Nursing on demand can be a wonderful thing. Let us remember that nursing on demand means allowing your baby to feed at the breast as many times as he wants and for as long as he wants.
I want to emphasize that this does *not* mean allowing your baby to go long periods of time without nursing.
On average, a newborn baby in the first 24 hours of life will nurse about 4 times. Most of the time these babies turn out fine, and mom can go on to have a good nursing relationship. BUT, following these guidelines to the best of your ability (what works for YOU!) is extra insurance that your nursing relationship will start off excellent. Ideally, you want to encourage your baby to eat at least 10 times in 24 hours.
The more your baby nurses;
- the faster your milk volume will increase.
- the faster your baby will expel meconium which harbors bilirubin, that can increase the chance of pathologic levels of bilirubin (leading to jaundice) if not expelled.
- the less likely you will suffer from rock hard engorged breasts when your milk increases in volume between days 3-5.
- the less likely your baby will be readmitted to the hospital for jaundice, hypoglycemia, dehydration, hypernatremia, or excessive weight loss.
What if my baby won’t wake up to eat?
In the first hour or two after birth is when baby will be more alert and willing to nurse. After this, it is common for them to be really sleepy for several hours. In fact, a newborn will typically sleep for about 20 hours in the first day of life. It is still important to watch for early hunger signs such as stirring in their sleep, licking their lips, and bringing their hand to their mouth. Crying is a late hunger sign. Bring your baby to breast if your baby is exhibiting these signs. Ideally, you want your baby skin to skin for as long as possible, this helps facilitate the breastfeeding experience.
What if my baby still won’t eat after watching for hunger signs?
There are quite a few options you can do to ensure your baby is being fed. According to the literature, it is not necessary to supplement a baby in the first 24 hours. These guidelines I am explaining are an ideal situation and should be a goal for establishing breastfeeding. If your baby won’t nurse you can still express your breast milk. It is most effective to do hand expression while your breasts are mainly producing colostrum. Try to do hand expression every 2-3 hours, the same you would do if your baby was nursing. You can hand express into a spoon or in a little plastic medicine cup. You can then use a dropper to feed your baby your expressed colostrum, or save it for a later time. You can also use a manual breast pump, a personal breast pump, or a hospital grade double electric breast pump. Have your IBCLC verify that the flanges fit your breasts correctly, and teach you how to assemble the pump. It is imperative that you don’t use high suction on the breast pump before your milk increases in volume. Using high suction can damage your nipples, breast tissue, cause the nipple to swell, and ultimately cause pain. A very gentle, soft suction stimulation is all that is needed. You most likely won’t get much with the breast pump. This is okay, and it’s normal. To maximize production with a breast pump, use hands-on pumping. This is when you massage and compress your breast as you’re pumping. Express your milk every 2-3 hours, until your baby is able to nurse. Colostrum is thick and syrupy, and can be difficult to express. It takes practice!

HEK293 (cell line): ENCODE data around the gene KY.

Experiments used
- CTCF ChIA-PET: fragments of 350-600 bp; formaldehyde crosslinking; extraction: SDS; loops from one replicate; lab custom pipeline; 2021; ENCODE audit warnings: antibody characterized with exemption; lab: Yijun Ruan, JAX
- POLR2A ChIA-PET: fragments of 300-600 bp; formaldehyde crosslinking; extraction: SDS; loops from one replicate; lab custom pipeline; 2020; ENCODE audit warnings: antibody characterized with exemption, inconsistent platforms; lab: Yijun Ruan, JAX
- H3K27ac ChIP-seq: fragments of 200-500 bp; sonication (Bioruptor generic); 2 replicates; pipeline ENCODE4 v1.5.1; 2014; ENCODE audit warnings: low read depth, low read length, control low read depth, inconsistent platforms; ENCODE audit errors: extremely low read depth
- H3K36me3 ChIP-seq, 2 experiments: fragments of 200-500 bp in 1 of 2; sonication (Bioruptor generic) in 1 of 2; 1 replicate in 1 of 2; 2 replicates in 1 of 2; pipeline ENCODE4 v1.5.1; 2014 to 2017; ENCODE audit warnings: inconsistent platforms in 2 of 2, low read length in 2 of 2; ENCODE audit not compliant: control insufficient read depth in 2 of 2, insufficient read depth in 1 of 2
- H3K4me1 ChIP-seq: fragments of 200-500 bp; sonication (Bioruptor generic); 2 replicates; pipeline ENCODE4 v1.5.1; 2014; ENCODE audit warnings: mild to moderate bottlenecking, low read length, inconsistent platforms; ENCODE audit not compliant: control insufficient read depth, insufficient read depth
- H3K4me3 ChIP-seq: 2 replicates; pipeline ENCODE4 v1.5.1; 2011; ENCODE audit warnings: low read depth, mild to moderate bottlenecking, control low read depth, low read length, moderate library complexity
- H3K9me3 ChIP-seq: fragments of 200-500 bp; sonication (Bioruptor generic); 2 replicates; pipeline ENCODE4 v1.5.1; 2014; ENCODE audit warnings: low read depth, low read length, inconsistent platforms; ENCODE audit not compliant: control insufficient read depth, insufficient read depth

Keeping track of nursing in the beginning is helpful for everyone, but why should you worry about it? It helps let us know how nursing is going when no one is there to help you. If we see that baby is nursing frequently for a decent amount of time, and you aren’t having pain, and baby isn’t losing weight excessively, then we have more puzzle pieces to say, “Yes, nursing is going ok for you!”
However, if we see that baby isn’t nursing frequently, is having very short nursing sessions (less than 10 minutes), you’re reporting pain, baby is losing more weight than normal, or is starting to jaundice, then we have those puzzle pieces to get you the extra help that you need. Hopefully from an IBCLC!
Minimizing bumps in the road early on will help establish breastfeeding and prevent negative breastfeeding experiences for you. Nursing isn’t always easy! As an IBCLC, I made a vow to myself not to let these moms and babies fall through the cracks. We must be vigilant, listen to you, and look at the entire picture in order to be most helpful to you.
I hope you’ve found this infograph to be helpful! Let me know if you have any questions.
Edited to include: Explanation of delayed onset of milk production.
There are several risk factors for why milk takes longer to increase in volume. Risk factors include; cesarean birth, excessive IV fluids, first child, traumatic birth, long birth, hormonal issues, and anatomy issues. This list is not 100% complete as there are a lot of risk factors involved. Frequent nursing isn’t a guarantee that your milk volume will increase faster, or even in the normal time frame (3-5 days after birth). If you aren’t noticing significant breast changes by day 3 or 4, make sure you consult with an IBCLC to evaluate your specific situation. In some cases, supplementation may become necessary if milk doesn’t increase in volume between days 3-5. It is not normal for it to take longer. It may be common, but it is *not* normal, and there are specific interventions to help in these situations.